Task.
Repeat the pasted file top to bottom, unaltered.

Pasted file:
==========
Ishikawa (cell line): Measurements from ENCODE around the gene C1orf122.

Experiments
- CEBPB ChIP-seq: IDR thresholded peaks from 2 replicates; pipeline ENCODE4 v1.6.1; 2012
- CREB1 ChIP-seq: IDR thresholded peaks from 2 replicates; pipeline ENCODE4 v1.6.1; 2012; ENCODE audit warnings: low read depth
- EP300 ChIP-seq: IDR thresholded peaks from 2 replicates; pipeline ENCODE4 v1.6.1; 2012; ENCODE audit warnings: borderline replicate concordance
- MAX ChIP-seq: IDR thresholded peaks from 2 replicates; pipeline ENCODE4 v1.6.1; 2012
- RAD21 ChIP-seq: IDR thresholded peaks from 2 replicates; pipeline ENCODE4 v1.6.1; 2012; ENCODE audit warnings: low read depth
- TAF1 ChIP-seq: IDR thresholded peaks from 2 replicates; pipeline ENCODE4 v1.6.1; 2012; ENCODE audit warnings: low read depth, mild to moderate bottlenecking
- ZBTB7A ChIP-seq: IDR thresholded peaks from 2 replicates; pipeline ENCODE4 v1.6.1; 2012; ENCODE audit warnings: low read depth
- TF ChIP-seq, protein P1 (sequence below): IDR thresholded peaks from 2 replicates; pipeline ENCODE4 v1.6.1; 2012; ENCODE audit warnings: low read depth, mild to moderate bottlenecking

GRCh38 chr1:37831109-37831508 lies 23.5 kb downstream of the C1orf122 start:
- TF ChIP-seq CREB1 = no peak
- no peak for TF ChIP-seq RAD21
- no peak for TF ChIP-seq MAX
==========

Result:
Ishikawa (cell line): Measurements from ENCODE around the gene C1orf122.

Experiments
- CEBPB ChIP-seq: IDR thresholded peaks from 2 replicates; pipeline ENCODE4 v1.6.1; 2012
- CREB1 ChIP-seq: IDR thresholded peaks from 2 replicates; pipeline ENCODE4 v1.6.1; 2012; ENCODE audit warnings: low read depth
- EP300 ChIP-seq: IDR thresholded peaks from 2 replicates; pipeline ENCODE4 v1.6.1; 2012; ENCODE audit warnings: borderline replicate concordance
- MAX ChIP-seq: IDR thresholded peaks from 2 replicates; pipeline ENCODE4 v1.6.1; 2012
- RAD21 ChIP-seq: IDR thresholded peaks from 2 replicates; pipeline ENCODE4 v1.6.1; 2012; ENCODE audit warnings: low read depth
- TAF1 ChIP-seq: IDR thresholded peaks from 2 replicates; pipeline ENCODE4 v1.6.1; 2012; ENCODE audit warnings: low read depth, mild to moderate bottlenecking
- ZBTB7A ChIP-seq: IDR thresholded peaks from 2 replicates; pipeline ENCODE4 v1.6.1; 2012; ENCODE audit warnings: low read depth
- TF ChIP-seq, protein P1 (sequence below): IDR thresholded peaks from 2 replicates; pipeline ENCODE4 v1.6.1; 2012; ENCODE audit warnings: low read depth, mild to moderate bottlenecking

GRCh38 chr1:37831109-37831508 lies 23.5 kb downstream of the C1orf122 start:
- TF ChIP-seq CREB1 = no peak
- no peak for TF ChIP-seq RAD21
- no peak for TF ChIP-seq MAX